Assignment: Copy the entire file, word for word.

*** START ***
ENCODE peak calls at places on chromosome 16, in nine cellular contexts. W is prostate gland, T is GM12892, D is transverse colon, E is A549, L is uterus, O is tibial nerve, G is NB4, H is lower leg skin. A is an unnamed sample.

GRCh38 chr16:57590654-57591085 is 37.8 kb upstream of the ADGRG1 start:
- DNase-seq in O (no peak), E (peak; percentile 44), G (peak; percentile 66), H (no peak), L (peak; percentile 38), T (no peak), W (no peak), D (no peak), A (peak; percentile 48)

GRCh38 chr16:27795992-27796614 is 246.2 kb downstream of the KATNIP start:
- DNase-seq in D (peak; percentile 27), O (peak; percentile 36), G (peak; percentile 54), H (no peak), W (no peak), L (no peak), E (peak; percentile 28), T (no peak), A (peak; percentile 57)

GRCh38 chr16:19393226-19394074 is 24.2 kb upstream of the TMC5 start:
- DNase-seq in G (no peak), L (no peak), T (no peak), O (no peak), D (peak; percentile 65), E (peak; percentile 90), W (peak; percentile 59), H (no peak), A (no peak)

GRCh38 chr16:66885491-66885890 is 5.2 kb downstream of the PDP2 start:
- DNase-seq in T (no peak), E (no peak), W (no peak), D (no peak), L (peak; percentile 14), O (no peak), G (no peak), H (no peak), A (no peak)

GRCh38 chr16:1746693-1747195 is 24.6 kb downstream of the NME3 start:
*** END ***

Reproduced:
ENCODE peak calls at places on chromosome 16, in nine cellular contexts. W is prostate gland, T is GM12892, D is transverse colon, E is A549, L is uterus, O is tibial nerve, G is NB4, H is lower leg skin. A is an unnamed sample.

GRCh38 chr16:57590654-57591085 is 37.8 kb upstream of the ADGRG1 start:
- DNase-seq in O (no peak), E (peak; percentile 44), G (peak; percentile 66), H (no peak), L (peak; percentile 38), T (no peak), W (no peak), D (no peak), A (peak; percentile 48)

GRCh38 chr16:27795992-27796614 is 246.2 kb downstream of the KATNIP start:
- DNase-seq in D (peak; percentile 27), O (peak; percentile 36), G (peak; percentile 54), H (no peak), W (no peak), L (no peak), E (peak; percentile 28), T (no peak), A (peak; percentile 57)

GRCh38 chr16:19393226-19394074 is 24.2 kb upstream of the TMC5 start:
- DNase-seq in G (no peak), L (no peak), T (no peak), O (no peak), D (peak; percentile 65), E (peak; percentile 90), W (peak; percentile 59), H (no peak), A (no peak)

GRCh38 chr16:66885491-66885890 is 5.2 kb downstream of the PDP2 start:
- DNase-seq in T (no peak), E (no peak), W (no peak), D (no peak), L (peak; percentile 14), O (no peak), G (no peak), H (no peak), A (no peak)

GRCh38 chr16:1746693-1747195 is 24.6 kb downstream of the NME3 start: